photo: Jacobi Berg

One thing no one can argue with is that America is a nation of immigrants and has been since the 1500s. Native Americans were the sole proprietors of the Western Hemisphere for more than 12,000 years. We have heard from Latinos and others outraged by presumptive Republican nominee Donald Trump's ongoing xenophobia and racism, but rarely from Native Americans, in particular young Native American women. We wanted to know what they were thinking specifically about this talk surrounding immigration and building walls.

About a month ago, Jacobi Berg, 26, member of the federally recognized Mississippi Band of Choctaw Indians, posted on Facebook about an experience with a racist male who confused her for being Mexican. When she told him that she wasn’t, he proceeded to call her Muslim.

“I just laughed in his face, which seemed to make him more angry,” Berg wrote. “Then I said, ‘You must be a Trump supporter. . . ” And he said ‘Hell yes, I am!’ And then I politely said, ‘Sir, just because you are Caucasian does not make you any better than me or anyone else. . . ' And then I told him not to judge anyone by the color of their skin or appearance. . . Because I'm A Proud Native American Dammit. And you, sir, are the only type of immigrant that is ruining our country!” Needless to say, her Facebook post went viral and garnered more than 200K likes.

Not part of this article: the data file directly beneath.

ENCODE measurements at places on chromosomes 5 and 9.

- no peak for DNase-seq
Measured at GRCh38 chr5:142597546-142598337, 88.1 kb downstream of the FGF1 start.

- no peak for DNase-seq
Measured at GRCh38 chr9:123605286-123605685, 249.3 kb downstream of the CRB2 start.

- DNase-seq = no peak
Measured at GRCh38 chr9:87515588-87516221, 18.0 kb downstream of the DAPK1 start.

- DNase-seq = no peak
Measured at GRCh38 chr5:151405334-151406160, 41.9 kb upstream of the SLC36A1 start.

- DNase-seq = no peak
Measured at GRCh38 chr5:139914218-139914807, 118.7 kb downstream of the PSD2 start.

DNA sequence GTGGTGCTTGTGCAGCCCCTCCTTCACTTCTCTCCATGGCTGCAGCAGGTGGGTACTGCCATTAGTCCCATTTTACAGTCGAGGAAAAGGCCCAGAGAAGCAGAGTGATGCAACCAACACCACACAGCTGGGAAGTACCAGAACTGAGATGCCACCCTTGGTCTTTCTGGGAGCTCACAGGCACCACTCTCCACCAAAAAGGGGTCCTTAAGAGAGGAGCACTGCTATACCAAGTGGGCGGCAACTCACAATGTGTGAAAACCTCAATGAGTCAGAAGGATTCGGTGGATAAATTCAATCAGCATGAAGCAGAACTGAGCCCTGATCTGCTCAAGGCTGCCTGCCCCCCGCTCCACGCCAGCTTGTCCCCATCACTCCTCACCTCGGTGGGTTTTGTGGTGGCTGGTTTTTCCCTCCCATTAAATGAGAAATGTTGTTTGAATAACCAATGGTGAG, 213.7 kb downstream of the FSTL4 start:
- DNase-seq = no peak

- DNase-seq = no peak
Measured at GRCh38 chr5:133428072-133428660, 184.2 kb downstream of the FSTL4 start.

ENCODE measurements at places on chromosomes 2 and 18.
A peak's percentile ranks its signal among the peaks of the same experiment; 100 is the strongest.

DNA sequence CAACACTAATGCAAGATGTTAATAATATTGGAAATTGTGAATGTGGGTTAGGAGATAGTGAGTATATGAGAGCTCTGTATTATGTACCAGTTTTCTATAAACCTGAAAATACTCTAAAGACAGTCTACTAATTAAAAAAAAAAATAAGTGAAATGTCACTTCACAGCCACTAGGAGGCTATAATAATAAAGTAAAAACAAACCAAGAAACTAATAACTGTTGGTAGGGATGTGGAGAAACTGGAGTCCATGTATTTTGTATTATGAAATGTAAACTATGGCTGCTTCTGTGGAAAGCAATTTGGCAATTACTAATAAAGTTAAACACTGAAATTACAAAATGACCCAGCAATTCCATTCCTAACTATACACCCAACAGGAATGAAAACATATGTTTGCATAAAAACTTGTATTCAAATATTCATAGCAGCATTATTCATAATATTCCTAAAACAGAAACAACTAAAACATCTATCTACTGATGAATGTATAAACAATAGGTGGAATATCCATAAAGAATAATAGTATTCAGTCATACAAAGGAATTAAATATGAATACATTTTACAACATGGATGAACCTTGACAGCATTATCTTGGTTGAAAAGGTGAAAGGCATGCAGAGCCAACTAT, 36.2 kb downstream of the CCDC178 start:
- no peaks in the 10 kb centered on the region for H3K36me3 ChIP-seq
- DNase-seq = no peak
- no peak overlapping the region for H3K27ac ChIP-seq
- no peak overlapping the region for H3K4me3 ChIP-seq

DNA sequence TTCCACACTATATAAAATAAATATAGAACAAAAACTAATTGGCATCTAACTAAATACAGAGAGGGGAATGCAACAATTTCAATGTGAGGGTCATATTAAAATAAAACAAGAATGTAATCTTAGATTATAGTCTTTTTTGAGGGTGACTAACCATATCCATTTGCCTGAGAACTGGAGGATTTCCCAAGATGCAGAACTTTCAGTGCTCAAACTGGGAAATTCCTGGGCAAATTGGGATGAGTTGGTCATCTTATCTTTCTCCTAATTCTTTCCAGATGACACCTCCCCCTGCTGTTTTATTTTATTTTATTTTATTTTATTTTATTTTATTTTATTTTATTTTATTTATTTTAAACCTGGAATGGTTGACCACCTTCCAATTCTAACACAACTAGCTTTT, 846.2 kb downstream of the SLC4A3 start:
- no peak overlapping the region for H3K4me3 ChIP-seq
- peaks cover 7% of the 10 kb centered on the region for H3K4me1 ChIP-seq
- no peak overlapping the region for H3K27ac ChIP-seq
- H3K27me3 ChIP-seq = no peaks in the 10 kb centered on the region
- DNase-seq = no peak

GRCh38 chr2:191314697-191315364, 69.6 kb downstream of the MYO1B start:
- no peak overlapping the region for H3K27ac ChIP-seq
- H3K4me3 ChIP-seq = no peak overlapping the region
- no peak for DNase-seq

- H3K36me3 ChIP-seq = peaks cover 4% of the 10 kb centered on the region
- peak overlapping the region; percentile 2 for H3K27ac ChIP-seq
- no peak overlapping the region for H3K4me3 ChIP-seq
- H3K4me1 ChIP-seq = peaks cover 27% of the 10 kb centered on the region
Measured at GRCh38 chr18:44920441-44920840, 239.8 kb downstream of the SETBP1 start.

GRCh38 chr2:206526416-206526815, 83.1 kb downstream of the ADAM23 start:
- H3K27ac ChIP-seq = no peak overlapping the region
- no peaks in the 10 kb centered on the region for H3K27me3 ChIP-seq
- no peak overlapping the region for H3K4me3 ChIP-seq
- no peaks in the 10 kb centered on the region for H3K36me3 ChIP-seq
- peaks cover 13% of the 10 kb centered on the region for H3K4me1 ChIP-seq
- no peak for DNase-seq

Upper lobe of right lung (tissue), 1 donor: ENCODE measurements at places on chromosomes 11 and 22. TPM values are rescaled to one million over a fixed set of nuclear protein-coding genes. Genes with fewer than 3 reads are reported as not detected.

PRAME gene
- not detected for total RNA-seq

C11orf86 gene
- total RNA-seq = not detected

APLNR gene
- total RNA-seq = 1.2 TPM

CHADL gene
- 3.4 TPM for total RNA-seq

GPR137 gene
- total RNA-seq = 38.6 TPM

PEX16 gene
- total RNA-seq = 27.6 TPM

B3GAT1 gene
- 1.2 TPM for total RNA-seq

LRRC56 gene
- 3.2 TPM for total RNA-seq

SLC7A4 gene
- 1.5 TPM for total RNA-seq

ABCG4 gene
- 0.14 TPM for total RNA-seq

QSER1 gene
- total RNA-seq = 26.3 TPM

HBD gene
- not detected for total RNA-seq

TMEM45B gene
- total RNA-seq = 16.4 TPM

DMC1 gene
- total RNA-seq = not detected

Related From Vivala: A Return to My Roots: Exploring My Native Heritage


“I do not consider myself an immigrant,” Berg told Vivala. “My people were born here. I can trace my history and I can say none of my people were born in another country.” Berg said that while her community is designated to this specific area of Mississippi and continues to keep their culture and traditions alive, a lot of her surrounding neighbors don’t even know that they exist.